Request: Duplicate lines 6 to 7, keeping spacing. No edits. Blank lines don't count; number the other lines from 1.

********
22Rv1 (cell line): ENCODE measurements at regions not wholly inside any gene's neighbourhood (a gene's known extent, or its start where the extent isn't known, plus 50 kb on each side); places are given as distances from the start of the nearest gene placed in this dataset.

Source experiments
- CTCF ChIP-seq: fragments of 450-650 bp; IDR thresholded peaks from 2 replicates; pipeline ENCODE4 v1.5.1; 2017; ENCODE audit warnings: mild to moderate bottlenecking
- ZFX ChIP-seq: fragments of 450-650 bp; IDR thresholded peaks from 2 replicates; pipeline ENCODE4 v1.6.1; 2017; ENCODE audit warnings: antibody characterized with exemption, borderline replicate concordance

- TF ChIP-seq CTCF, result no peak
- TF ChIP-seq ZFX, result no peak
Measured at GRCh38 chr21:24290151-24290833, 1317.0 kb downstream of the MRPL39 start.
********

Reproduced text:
- TF ChIP-seq ZFX, result no peak
Measured at GRCh38 chr21:24290151-24290833, 1317.0 kb downstream of the MRPL39 start.